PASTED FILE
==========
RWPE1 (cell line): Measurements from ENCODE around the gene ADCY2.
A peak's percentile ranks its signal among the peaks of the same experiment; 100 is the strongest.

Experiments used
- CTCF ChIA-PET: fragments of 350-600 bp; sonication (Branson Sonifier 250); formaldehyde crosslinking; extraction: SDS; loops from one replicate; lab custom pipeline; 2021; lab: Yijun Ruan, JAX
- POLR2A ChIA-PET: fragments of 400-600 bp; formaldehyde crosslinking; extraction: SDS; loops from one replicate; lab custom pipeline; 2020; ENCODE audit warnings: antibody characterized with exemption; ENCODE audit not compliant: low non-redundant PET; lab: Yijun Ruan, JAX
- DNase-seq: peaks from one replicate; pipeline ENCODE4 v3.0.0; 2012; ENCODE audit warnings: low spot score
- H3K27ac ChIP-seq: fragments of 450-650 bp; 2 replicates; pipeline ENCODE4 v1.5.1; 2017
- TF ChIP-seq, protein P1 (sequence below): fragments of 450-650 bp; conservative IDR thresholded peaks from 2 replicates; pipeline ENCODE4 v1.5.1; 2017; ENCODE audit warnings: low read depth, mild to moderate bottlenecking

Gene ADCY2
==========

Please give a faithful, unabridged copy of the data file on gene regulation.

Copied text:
RWPE1 (cell line): Measurements from ENCODE around the gene ADCY2.
A peak's percentile ranks its signal among the peaks of the same experiment; 100 is the strongest.

Experiments used
- CTCF ChIA-PET: fragments of 350-600 bp; sonication (Branson Sonifier 250); formaldehyde crosslinking; extraction: SDS; loops from one replicate; lab custom pipeline; 2021; lab: Yijun Ruan, JAX
- POLR2A ChIA-PET: fragments of 400-600 bp; formaldehyde crosslinking; extraction: SDS; loops from one replicate; lab custom pipeline; 2020; ENCODE audit warnings: antibody characterized with exemption; ENCODE audit not compliant: low non-redundant PET; lab: Yijun Ruan, JAX
- DNase-seq: peaks from one replicate; pipeline ENCODE4 v3.0.0; 2012; ENCODE audit warnings: low spot score
- H3K27ac ChIP-seq: fragments of 450-650 bp; 2 replicates; pipeline ENCODE4 v1.5.1; 2017
- TF ChIP-seq, protein P1 (sequence below): fragments of 450-650 bp; conservative IDR thresholded peaks from 2 replicates; pipeline ENCODE4 v1.5.1; 2017; ENCODE audit warnings: low read depth, mild to moderate bottlenecking

Gene ADCY2